Outraged Green Taliban with a case of the sad sniffles over 3 hectares

Catherine Delahunty is sobbing into her organic Fairtrade tea over Simon Bridges granting an 18 hectare mining permit, including the staggering area of  3  hectares (approx. just over 3 rugby fields) of schedule 4 land in the Coromandel.

In April 2013 Energy Minister Simon Bridges said, “I do not think there is any ambiguity in our policy. Let me say again that we have a very clear view against mining on schedule 4 land.” Yet he has recently granted an 18 hectare mining permit which includes 3 hectares of Schedule 4 land.

“Simon Bridges is misleading the public in order to advance the National Government’s mining agenda against the public’s wishes,” said Green Party mining spokesperson Catherine Delahunty.

“The Government is eroding protections for Schedule 4 against their word and against the wishes of the public.

Ms Delahunty said the permit was granted to Broken Hills Mining Company which has been operating a 5 hectare “hobby” mine. The company now wants to expand to 23 hectares approximately 5 of which are on Schedule 4 conservation land.

“This no longer qualifies as a “hobby” mine, and clearly is a business. The company sends its ore to Waihi for processing by Newmont,” said Ms Delahunty.

“We don’t have issues with Broken Hills improving safety in their mine, but it is unclear why the company need permission to access an additional 3 hectares of Schedule 4 land to do it.

“The Government shouldn’t allow Broken Hills to expand their mine to more than 4 times its size if it means going into Schedule 4 land.

“In 2010, 40,000 people marched to protect the treasured places protected in Schedule 4. The Government should honour its promise and stop granting mining permits on Schedule 4 land.” – Green Taliban HQ

What Delahunty fails to mention though is the fact that Broken Hills operates a  small scale low impact underground gold mine.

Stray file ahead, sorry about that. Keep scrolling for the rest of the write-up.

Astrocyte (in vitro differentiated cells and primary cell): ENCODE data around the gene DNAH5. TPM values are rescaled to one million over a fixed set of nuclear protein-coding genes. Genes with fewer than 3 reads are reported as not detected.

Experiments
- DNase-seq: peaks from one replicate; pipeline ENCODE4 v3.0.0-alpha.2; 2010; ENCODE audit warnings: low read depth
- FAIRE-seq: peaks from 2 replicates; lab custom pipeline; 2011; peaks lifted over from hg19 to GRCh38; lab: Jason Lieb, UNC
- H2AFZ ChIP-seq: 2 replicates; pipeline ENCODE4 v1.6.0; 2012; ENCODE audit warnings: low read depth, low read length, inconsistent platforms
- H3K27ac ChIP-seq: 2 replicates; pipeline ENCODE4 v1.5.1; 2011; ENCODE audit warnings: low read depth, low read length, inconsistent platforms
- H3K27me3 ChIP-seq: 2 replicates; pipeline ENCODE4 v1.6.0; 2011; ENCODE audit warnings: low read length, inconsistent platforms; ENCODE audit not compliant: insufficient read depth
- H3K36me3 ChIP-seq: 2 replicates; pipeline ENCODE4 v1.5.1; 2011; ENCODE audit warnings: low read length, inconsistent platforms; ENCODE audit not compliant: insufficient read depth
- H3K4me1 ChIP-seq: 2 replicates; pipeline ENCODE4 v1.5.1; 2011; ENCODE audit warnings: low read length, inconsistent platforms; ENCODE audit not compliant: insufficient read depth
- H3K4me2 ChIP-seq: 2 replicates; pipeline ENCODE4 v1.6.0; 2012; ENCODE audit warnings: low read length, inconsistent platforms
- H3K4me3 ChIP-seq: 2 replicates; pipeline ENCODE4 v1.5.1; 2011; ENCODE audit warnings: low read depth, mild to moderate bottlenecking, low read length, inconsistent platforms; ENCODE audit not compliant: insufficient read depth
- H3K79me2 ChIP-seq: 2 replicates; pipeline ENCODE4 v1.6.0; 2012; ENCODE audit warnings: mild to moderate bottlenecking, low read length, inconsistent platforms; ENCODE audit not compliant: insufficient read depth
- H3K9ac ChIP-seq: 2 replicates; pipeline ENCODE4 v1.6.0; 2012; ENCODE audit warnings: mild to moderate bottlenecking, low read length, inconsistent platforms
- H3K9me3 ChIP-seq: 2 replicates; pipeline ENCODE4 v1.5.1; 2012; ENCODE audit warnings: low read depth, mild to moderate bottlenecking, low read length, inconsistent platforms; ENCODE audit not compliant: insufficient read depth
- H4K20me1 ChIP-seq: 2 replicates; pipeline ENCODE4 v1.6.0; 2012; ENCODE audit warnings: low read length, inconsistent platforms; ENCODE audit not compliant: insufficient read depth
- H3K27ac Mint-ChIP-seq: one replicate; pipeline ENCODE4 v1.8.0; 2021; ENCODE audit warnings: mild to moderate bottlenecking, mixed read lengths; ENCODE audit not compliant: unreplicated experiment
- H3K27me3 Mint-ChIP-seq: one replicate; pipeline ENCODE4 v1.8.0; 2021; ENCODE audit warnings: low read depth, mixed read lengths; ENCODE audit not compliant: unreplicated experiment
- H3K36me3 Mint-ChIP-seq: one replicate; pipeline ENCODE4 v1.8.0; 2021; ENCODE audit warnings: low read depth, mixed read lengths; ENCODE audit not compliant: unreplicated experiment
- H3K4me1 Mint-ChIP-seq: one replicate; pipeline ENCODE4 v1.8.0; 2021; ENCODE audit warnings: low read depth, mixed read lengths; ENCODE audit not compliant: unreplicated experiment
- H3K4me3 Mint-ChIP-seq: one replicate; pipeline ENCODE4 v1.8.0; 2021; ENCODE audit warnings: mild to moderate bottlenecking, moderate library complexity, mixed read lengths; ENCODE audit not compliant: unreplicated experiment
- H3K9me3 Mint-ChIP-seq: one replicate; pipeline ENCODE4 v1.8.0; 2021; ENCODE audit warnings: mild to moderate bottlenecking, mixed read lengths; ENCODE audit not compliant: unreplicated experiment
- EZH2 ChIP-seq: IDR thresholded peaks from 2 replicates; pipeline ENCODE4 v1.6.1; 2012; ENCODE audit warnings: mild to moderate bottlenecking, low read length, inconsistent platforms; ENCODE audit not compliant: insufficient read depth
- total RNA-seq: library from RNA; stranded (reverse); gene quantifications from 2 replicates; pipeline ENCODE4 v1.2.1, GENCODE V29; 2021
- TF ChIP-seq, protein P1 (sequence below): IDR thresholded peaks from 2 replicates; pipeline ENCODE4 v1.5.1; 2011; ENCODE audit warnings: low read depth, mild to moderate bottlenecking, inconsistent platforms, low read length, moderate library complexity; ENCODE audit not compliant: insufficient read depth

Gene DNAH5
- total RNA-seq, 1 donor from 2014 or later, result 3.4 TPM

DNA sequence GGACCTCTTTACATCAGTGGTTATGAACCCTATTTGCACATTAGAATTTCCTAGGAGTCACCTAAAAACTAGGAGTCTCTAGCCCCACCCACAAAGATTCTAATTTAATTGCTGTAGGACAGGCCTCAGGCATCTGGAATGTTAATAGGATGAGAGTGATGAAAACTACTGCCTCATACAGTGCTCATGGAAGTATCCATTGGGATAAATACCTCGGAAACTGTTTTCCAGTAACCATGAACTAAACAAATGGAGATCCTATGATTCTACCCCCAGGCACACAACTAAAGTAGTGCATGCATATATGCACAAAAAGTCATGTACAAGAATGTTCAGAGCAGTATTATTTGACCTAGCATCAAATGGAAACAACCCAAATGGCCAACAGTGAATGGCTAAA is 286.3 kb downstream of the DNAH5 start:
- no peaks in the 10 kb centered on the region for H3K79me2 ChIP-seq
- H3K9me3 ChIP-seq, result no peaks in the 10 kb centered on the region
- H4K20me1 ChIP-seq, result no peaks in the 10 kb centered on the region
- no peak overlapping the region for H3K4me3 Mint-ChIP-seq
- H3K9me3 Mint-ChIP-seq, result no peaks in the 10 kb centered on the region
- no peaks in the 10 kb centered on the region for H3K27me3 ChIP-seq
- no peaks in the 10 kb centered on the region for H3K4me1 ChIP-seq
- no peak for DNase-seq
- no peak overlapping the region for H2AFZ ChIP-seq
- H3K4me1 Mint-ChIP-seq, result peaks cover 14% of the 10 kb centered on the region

From an article in 2010:

“There is lots of scope for more of this kind of mining which has no impact and has some very positive benefits.”

Critics might dispute the claims of “no impact”, but from the outside looking in, there is little to indicate that it is a working gold mine on protected conservation land.

Gold miner Roger Hendy said quite a few people have walked past andnever noticed anything was there.

“If people don’t even know you are there, it can’t get any more low impact than that, can it?”

“We are on conservation land which is within Section Four and we operate within the restrictions that Section Four imposes. So it’s quite clear that you can actually carry out a modest, small scale of mining within the limitations that that imposes and without any impacts.”

Hendy said the industry is scarred by people who have done the wrong thing and they are targeted as a result of this.

“To know that we are doing a good job of it is probably something that people should see.”

Rabone describes his relationship with conservation officials as constructive and open.

“It’s really a matter of mutual respect, trust and goodwill on both sides and I guess a preparedness to discuss and a preparedness to compromise.”

As for the mine’s future its special use permit runs for another five years before the miners and Department of Conservation officials again sit down. – source

Underground mine, so one would assume that is another 3 hectares with tunnels nobody will see like the rest of it? So just what IS the outrage about? No mention of any snails or frogs yet.

Go on Simon, give ’em an extra 20 hectares for good measure, the only damage done here is a few boxes of tissues.

 


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